I'm feeling a little overwhelmed. Ds is 20m and has been diagnosed. For his age his speech delay is extreme.
My therapist is in the process of sending me some information.
If you could please share ideas / games for working with ds and positive stories that would be great.
Also I have a 4 year old, so I'm busy with both. I work 3 days so don't get 1 on 1 time unless Dh takes my oldest outside a little on the weekend.
Do you think I should put my 4 year old in childcare/kinder an extra day (so from 2 to 3 days) so I can have a day with just my 20m old ?
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24-10-2013 12:02 #1
24-10-2013 12:41 #2
Sorry I don't have any advice as i'm in the same boat. It's interesting that the speech therapist we saw didn't seem to concern about DS delay although he's 23mo and doesn't speak a single word other than titti (boobs lol). She thinks he's ok and we just need to give him more time.
I have started music therapy for him anyway since he loves music so much. What the therapist does is encouraging him to make different sounds with his mouth with music instruments like a little trumpet. She also encourages him to fill in the last word of a familiar sentence. Like she sings "if you're happy and you know it clap your....." and gives him about 30secs to finish it. It's been a month and I haven't seen any speech improvement yet but he seems to enjoy the music sessions.
24-10-2013 12:47 #3
Thanks. How do I find out about music therapy?
24-10-2013 12:51 #4
I posted this in another thread but you might find it helpful.
My DS is 25 months and has about 15 words. He has been diagnosed with expressive language delay. I am currently doing the Hanen Target Words (apparently best practice in ST) program which is really good for ways to get them to talk with no pressure. Stop asking them "say ...." or "Can you say......." stop using raising intonation, make things a statement rather than a question. When playing let them take the lead, sit face to face and have your own toys, copy what they are doing (don't take over) and wait for a sound or gesture from them then make a comment. They call it OWLing, Observe Wait Listen - then interpret and make a comment. Sometimes you have to wait a long time before they will make a sound or gesture and that is really hard but it does work.
I have found a couple of really good blogs by speech pathologists that have given me some ideas that have helped and they do seem to be based on the Hanen technique.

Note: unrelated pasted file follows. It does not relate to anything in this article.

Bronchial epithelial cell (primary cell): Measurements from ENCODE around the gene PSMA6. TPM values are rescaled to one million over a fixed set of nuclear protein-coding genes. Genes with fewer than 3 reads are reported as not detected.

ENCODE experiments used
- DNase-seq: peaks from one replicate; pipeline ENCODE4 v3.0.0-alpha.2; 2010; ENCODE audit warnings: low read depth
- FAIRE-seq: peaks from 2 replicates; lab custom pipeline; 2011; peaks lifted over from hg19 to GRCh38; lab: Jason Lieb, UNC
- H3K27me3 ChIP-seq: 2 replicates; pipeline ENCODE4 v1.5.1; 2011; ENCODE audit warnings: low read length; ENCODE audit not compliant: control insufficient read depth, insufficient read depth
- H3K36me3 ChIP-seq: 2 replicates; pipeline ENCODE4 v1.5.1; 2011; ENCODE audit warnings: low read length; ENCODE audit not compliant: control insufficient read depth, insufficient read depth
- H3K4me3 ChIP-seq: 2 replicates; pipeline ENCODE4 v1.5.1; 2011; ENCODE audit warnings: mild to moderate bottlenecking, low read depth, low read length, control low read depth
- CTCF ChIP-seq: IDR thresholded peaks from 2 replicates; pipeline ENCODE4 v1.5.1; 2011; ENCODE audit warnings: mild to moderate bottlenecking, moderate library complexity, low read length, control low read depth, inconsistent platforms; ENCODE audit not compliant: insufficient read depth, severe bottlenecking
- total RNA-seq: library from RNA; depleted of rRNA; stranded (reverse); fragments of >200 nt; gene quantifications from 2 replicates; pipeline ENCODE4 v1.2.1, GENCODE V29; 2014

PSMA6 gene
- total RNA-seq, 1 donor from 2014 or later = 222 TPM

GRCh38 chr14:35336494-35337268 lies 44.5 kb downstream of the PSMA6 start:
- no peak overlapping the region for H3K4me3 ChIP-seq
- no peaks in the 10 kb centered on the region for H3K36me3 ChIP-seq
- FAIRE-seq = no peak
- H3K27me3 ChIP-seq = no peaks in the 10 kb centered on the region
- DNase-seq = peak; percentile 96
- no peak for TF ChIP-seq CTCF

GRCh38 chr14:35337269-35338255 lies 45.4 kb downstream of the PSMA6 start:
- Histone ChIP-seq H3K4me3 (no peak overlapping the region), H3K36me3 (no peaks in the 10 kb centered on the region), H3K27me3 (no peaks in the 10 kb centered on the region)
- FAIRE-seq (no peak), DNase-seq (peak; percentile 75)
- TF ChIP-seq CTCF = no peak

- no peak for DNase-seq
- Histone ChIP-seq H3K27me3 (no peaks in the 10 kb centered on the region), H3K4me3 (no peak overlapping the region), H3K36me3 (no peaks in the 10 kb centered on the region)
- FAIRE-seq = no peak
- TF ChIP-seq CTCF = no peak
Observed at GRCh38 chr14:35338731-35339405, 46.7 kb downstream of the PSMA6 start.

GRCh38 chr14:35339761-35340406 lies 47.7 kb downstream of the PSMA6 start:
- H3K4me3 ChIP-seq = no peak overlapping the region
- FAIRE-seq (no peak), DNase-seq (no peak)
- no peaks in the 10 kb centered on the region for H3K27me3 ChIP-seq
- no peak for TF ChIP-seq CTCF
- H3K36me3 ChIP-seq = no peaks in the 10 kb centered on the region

http://thelittlestories.com/blog/ LOVE this one
http://www.playingwithwords365.com/ another good one
24-10-2013 13:03 #5
If you can find a therapist in your area that specializes in Early childhood, they'd be able to send you information on how music therapy can help to improve verbal and non verbal communication.
I'm still interested to know why your therapist think your DS has extreme delay? Does he babble at all? My therapist said that she wouldn't be too worried until he's 3. I know lots of boys don't start to talk till they're 2.5-3yo and when they start it will be a whole sentence.
24-10-2013 13:08 #6
24-10-2013 13:11 #7
Not a lot of babbling. More "Eeee, eeee" when he tries to communicate.
24-10-2013 13:46 #8
My daughter is severely speech delayed (she is 4 and autistic)
the hanan program's are fantastic that the previous posters have mmentioned we also use flash cards for communication which helps
i made up small flash cards, cut a lid in a container and use that as a game... Give them 1 card wait to see if they say the word if not say it then get them to put in the container.... Can get very repeatative but it seems to be working
24-10-2013 20:04 #9
My eldest who is 7 has regressive autism and frontal lobe brain damage. She has always had speech issues and has been going to speech therapy since she was 7. Her ballet teacher told me when she was in prep she couldn't understand anything my daughter said and thought that she spoke like a deaf person.
We were greatly concerned that while she was speaking her words were not clear. Her speech therapist did not she preferred to let it incidentally correct itself. She said to me that if we try to correct it may clam up her speaking all together and the fact she's talking at all is a good thing.
Now she is in grade one she is softly spoken and doesn't have a lot to say but her speech is very clear almost unnoticeable of a speech impairment. She does have to pause a bit when trying to get long complicated things out but she has improved so much from where she was at 3 non verbal. Just being around great talking peers has incidentally corrected her speech.
25-10-2013 01:10 #10
I'm a little confused as the paediatrician suggested daycare 1 day a week to help, but the speech therapist said that 1 on 1 contact with my mum (while I'm at work) is better.
I was thinking of putting him in care 1 day week next year when he turns 2 (in feb), but now I'm not sure.
Ds1 went to daycare 1-2 days from the age of 13m!
Ds2 might be more 'delicate' if he can't verbally communicate?! Wdyt?
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